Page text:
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There is a Path Even Over the Highest Mountain: Why We Must Accompany



"There is a path, even over the highest mountain"

So reads an Afghan proverb, pointing to the visible resilience of the Central Asian country dubbed "the graveyard of empires". For the past two weeks, the international community watched with shock and horror as disturbing images surfaced from Afghanistan. In-Sight Collaborative's network was quick to mobilize. As an organization who aims to support communities holistically throughout displacement, times like these where displacement factors escalate and lives are on the line, the importance of accompaniment must be emphasized.


"My phone started blowing up with messages as soon as Kabul was surrounded. People were rightfully terrified for their friends and families. I think this speaks volumes to what our relationships within our community mean - at their time of need, when people are scared and don't know what to do, they come to us to help find a solution and likewise, when I needed help or had questions, I reached out to them for support. Even if we all know there is little we can do, at least we are there on the other end of the phone to hold space for that kind of pain." said Madi Williamson, the Executive Director at In-Sight Collaborative. "I never intended on becoming a part of evacuation efforts, but I quickly realized that the consistency and the depth of the support provided by the accompaniment model was necessary in this situation. It was total chaos. Out took hours and hours of effort from our volunteers and others in the network just to stay on top of the latest updates from the ground."


Madi was inspired by the speed at which volunteers mobilized to compile informational lists, websites, social media and chat groups, and advocacy campaigns as the situation in Afghanistan deteriorated. Veterans with long-standing commitments to the interpreters and communities they left behind after their deployments were some of the most outspoken against the diplomatic decisions made by the Biden administration, and their distress was tangible. Veteran crisis hotlines reported a marked increase in their call volume as the situation became more and more dire and people were likely forced to reconcile with the realization that some of their loved ones would not have a way out. Accompaniment is an intuitive model, not just for brothers and sisters in arms, but also for the Afghan diaspora watching the situation unfold from afar. “In the past two weeks or so, I haven't slept. I am constantly on the phone trying to help as many as we can." says Shakib Noori, who worked alongside Madi initially to help translate community education documents, but then as a leader in evacuation efforts for at-risk individuals. "I have gone through this. I went through this 25 years ago. It’s really, really tough.” Shakib sat down with Madi for a brief interview last week to talk about the situation unfolding in at the time and how we can best accompany those being forced to flee. "It’s not just about Afghans at this point it's about everyone. We feel the pain for the Syrians, the Palestinians, Lebanon… everywhere in the world, anyone who is going through this. Losing your home is as dear as losing a part of your family. It is painful. The fact that you can’t go there and the things you left behind and made memories with and called home… that is taken away from you. The pain is more difficult than any other pain."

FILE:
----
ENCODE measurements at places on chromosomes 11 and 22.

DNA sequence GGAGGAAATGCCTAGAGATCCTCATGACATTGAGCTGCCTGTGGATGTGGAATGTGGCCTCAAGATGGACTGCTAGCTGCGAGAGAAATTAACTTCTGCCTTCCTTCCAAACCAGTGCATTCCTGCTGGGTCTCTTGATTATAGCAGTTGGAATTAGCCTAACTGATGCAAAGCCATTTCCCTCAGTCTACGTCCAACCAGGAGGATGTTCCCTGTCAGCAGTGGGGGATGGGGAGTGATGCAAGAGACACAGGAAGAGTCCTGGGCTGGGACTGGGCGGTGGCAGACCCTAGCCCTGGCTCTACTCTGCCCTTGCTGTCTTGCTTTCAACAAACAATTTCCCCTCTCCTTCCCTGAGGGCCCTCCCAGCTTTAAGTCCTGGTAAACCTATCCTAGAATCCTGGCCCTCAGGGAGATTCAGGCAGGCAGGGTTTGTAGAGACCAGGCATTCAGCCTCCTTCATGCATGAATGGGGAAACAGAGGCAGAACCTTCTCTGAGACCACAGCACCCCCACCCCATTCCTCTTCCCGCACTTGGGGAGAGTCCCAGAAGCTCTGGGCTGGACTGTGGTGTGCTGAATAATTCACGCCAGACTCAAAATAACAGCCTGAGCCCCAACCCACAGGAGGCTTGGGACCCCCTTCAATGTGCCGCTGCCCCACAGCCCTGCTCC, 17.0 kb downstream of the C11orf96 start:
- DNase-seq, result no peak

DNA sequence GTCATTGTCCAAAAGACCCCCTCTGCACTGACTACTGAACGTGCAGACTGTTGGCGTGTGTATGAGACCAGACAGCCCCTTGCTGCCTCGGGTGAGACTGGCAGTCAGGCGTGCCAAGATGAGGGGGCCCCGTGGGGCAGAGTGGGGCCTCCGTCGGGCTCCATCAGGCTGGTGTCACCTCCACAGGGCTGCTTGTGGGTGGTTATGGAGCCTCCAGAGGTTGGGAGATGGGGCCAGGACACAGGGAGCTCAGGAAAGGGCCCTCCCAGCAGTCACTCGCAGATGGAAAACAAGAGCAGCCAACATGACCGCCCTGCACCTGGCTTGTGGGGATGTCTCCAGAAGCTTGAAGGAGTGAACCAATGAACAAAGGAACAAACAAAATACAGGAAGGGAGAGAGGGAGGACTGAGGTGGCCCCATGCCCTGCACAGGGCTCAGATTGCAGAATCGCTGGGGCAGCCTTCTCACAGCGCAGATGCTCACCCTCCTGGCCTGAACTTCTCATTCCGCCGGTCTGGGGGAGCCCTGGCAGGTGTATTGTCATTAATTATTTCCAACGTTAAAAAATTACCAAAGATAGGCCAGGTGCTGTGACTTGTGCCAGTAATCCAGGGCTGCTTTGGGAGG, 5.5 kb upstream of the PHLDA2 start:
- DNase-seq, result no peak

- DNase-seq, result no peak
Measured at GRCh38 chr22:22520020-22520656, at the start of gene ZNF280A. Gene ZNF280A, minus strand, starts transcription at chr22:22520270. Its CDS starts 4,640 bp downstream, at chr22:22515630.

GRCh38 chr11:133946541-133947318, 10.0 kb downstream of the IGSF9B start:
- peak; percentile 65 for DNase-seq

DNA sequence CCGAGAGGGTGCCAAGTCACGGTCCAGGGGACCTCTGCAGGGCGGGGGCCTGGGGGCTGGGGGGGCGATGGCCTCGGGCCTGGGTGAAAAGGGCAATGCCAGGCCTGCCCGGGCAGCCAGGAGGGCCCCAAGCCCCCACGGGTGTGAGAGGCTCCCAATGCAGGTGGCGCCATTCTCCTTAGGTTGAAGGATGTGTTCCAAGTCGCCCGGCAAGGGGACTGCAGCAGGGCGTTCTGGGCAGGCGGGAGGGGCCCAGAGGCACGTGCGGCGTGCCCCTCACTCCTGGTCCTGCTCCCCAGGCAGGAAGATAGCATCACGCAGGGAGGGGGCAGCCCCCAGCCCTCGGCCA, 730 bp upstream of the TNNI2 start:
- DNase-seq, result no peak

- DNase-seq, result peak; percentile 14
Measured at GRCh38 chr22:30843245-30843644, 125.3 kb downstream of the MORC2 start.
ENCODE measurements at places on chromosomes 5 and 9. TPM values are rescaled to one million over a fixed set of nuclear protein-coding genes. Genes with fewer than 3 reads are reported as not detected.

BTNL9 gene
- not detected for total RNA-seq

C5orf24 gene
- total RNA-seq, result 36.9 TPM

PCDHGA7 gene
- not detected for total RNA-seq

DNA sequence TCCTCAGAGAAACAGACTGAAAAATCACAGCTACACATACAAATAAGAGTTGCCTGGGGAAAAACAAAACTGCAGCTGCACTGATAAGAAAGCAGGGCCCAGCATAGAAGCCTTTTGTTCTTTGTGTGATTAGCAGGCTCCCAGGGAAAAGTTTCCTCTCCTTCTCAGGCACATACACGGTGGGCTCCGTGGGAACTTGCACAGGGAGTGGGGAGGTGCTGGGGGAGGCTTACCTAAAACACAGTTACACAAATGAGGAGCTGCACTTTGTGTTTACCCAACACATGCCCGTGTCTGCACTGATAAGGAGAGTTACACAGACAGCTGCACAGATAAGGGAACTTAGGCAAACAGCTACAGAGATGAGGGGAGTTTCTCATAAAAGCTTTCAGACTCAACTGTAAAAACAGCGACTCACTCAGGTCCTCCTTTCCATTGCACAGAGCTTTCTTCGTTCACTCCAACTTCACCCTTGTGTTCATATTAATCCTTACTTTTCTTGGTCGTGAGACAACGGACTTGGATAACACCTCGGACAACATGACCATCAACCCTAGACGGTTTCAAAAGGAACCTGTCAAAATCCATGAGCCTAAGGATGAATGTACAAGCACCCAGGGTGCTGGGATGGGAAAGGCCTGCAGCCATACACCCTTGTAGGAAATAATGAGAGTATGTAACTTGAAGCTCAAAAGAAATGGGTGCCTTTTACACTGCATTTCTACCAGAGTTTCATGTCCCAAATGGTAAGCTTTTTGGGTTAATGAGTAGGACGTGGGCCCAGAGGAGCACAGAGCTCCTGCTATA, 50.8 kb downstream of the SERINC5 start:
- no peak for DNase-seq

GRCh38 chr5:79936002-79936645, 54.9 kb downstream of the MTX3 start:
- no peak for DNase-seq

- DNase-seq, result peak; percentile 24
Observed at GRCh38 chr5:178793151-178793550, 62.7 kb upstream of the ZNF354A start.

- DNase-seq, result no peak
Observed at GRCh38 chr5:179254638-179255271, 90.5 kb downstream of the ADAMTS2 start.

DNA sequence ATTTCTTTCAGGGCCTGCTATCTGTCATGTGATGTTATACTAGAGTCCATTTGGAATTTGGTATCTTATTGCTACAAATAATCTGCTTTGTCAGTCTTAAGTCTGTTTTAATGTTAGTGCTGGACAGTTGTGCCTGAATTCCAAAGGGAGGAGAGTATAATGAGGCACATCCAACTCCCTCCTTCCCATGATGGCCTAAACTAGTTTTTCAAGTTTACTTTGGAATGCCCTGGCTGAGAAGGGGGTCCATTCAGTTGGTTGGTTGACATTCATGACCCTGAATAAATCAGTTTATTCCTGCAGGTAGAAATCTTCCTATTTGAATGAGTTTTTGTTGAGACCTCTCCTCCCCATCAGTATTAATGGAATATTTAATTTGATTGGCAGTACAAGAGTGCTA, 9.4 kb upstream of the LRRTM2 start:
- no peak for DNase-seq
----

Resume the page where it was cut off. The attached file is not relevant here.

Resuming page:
The complexity of this crisis - at both a logistical and a socio-emotional level - will require a whole new level of commitment if we have any hope of addressing the most pressing issues as they emerge. Accompaniment remains a logical solution. "It would never occur to us to abandon our communities at their time of need just because this is out of our scope or range of experience." Madi emphasizes "That is accompaniment. We identify the gaps, we identify the needs, and we use our collective strengths to address them."




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